To report outages, call the TPWA at (918) 456-2564 or at the after-hours emergency line at (918) 456-3591. The LREC can be reached at (918) 772-2526 or (800) 364-5732.
Season of sparkle
Continuing a tradition dating back 20 years, officials for the city of Tahlequah and Northeastern State University jointly flipped the switch Tuesday for Lights On at Seminary Hall.
Held at dusk in front of the venerable campus building, Lights On was hosted by Tahlequah Mayor Jason Nichols, and Penny Turner, wife of NSU President Steve Turner.
Rooming house closes
Operators of The Stepping Stone Rooming House closed the facility doors Tuesday evening, three days ahead of a city-imposed deadline requiring residents to vacate the property if the building wasn’t brought up to code.
Emma Presley and Robert Clark have run the day-to-day operations of the facility for about six years. Now, the two are gathering their own belongings and cleaning up the building so they can be out by Friday.
“I’m ready to move on,” Clark said Tuesday afternoon.
Local authors are gaining popularity
As self-publishing gains popularity, more and more local residents have added the title “published author” to their resumes.
Northeastern State University graduate and Tahlequah resident Dustin Mitchell recently released her children’s book, “Alivia’s Angels,” and has met with success during book signings at NSU, the Cherokee County Community Building and Stage.
RAD courses available by arrangement
When a woman is being physically threatened, a bit of knowledge can provide the margin she needs to defend herself and escape danger.
Such is the reasoning behind the Rape Aggression Defense program, which is offered locally by law enforcement officers and deputy marshals.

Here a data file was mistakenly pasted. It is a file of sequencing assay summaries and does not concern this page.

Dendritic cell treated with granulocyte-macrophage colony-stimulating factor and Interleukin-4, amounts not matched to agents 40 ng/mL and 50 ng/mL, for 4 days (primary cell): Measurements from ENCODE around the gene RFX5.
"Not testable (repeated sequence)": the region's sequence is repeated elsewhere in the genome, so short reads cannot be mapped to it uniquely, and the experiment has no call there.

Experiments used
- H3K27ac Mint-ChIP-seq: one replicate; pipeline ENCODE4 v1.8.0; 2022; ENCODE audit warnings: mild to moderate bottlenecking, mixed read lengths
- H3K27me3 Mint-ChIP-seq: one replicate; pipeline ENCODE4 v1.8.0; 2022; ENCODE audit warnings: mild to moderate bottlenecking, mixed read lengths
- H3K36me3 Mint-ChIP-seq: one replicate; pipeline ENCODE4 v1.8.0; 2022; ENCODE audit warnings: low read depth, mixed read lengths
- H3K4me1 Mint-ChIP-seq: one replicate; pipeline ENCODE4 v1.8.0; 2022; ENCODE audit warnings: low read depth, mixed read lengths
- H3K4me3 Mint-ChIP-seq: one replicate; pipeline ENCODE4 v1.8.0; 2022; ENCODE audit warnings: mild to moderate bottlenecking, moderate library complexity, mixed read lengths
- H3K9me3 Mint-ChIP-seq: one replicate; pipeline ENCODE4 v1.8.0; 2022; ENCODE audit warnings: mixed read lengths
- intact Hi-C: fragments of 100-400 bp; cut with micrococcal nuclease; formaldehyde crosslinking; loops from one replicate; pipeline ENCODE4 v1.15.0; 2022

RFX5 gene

“Fortunately for our community, we have several RAD instructors prepared to teach the classes,” said James Flores, investigator for the Northeastern State University Police. “There are four instructors at the NSU Police Department, five at the Cherokee Nation Marshal Service, and one at the Tahlequah Police Department. We frequently work together when we teach courses.”
Accused child killer dies of cancer
A man accused of killing a 3-year-old child in Tahlequah last month died Tuesday morning, according to officials at the Cherokee County Detention Center.
Buford Ellison had been hospitalized in Tahlequah since early last week. Administrators at CCDC worked with District 27 prosecutors to have Ellison moved from the jail to the hospital when Ellison’s health conditions began to deteriorate.
According to police, Ellison was suffering from the late stages of cancer.
He and his common-law wife, Jeri Danyce Sanders, were arrested last month at the Stepping Stone Rooming House and accused of murder in the death of Sanders’ child, Dakota. Detectives claim a baby sitter realized Dakota had died several hours after Sanders left the boy’s “lifeless body” in her room.
City council extends Dumpster regulation compliance date
Tahlequah city councilors have given local businesses an extra year to comply with new Dumpster regulations.
Local businessman Bryce Felts has been asking the council to exclude businesses that existed as of June 3, 2013, from following the ordinance. He insisted the new regulations would cost businesses and the city too much money and wouldn’t solve the problem of containing and hiding trash.
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- Twins again for 018